An astronaut’s suit acts like their own personalized spaceship while outside the spacecraft. Unlike the former Apollo-era spacesuits, the xEMU has been designed to be dust tolerant. A danger of lunar soil is that it is comprised of tiny glass-like shards, so the suit was designed to “prevent inhalation or contamination of the suit’s life support system.” Further, the xEMU has seen many advances in suit mobility, compared with their Apollo-era brethren, and is divided into upper and lower torso regions. The lower torso will allow “bending and rotating at the hips, increased bending at the knees, and hiking-style boots with flexible soles.” Thus, it would make actions such as bending, crouching and sitting much easier. The upper torso region will “allow astronauts to move their arms more freely and easily lift objects over their heads or reach across their body in the pressurized suit” thanks to updated shoulder enhancements. With these advances, the astronaut would be able to perform their daily routines with increased ease. The custom-fit would provide greater comfort and range of motion thus allowing astronauts to move more freely on the lunar surface instead of “bunny-hopping” like their Apollo-era counterparts.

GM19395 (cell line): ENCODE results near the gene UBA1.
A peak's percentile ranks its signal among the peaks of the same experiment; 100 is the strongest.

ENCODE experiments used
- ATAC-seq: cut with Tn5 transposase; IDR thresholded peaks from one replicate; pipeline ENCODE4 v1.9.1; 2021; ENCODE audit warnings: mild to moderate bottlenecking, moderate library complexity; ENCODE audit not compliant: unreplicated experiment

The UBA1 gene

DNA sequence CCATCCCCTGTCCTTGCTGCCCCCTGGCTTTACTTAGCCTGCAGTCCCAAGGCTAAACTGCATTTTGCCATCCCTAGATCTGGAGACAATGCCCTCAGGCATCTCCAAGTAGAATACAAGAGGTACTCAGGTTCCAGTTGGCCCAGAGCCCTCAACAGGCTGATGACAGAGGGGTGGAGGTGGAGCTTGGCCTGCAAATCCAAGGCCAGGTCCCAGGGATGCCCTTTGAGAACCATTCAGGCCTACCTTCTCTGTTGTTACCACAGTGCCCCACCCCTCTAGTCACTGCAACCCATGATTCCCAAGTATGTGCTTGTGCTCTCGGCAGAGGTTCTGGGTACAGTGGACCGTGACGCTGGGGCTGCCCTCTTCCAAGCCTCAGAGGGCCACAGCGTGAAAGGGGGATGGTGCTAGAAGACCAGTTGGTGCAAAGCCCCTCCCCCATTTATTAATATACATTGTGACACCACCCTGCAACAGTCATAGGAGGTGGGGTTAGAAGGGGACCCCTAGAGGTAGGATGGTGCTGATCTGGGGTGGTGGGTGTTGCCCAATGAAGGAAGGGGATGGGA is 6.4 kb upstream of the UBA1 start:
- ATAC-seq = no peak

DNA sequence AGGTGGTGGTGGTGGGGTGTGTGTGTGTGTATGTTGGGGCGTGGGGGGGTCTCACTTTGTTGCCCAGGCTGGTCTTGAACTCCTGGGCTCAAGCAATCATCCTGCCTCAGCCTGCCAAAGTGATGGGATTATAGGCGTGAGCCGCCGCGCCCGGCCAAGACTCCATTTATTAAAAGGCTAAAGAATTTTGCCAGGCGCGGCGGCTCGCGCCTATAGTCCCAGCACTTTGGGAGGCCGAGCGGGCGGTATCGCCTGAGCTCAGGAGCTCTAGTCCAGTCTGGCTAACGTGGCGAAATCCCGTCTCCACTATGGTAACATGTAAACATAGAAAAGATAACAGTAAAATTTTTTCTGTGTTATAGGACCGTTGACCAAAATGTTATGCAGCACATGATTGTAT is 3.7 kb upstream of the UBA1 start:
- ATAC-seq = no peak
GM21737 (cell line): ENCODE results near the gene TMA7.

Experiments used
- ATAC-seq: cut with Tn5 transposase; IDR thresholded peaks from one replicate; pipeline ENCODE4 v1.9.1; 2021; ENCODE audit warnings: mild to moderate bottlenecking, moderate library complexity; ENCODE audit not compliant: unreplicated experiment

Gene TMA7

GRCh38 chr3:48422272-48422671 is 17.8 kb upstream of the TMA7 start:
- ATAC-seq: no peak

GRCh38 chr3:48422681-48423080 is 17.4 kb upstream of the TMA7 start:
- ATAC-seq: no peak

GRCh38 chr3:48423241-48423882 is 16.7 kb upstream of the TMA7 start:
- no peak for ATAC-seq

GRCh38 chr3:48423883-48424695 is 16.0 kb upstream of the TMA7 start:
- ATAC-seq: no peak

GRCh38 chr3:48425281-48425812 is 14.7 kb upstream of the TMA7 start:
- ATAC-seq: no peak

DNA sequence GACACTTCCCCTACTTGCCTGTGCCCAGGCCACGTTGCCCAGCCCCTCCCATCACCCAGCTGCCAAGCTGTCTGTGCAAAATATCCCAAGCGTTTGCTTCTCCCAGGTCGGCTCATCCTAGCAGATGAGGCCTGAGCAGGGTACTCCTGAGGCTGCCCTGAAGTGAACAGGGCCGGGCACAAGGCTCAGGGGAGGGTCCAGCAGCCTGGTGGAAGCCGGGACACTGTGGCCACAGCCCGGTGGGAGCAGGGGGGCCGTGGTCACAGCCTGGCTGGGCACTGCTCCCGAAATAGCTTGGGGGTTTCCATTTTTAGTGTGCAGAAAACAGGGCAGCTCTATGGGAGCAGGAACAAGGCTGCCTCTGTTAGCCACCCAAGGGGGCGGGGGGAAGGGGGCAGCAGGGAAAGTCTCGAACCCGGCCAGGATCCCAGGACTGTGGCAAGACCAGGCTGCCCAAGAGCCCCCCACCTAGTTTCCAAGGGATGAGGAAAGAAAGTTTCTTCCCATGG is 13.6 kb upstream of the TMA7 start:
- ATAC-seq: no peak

The lower torso provides greater bending and rotating at the hips and increased bending at the knees.
For use inside the spacecraft, particularly during launch and re-entry, NASA has revealed their Orion spacesuit. Again, this suit is custom fit and “equipped with safety technology and mobility features to help protect astronauts on launch day, in emergency situations, high-risk parts of missions near the Moon, and during a high-speed return to Earth.” While originally designed for launch and re-entry, the suits have been created so they could be quickly put on, supply oxygen with new adaptable interfaces and are able to keep astronauts alive for up to six days in the case of lost cabin pressure or a similar emergency. With more durable and fire-resistant parts, including touch-screen compatible gloves and lighter, stronger helmets, the Orion suits account for the safety of not only the mission but of the journeys both there and back.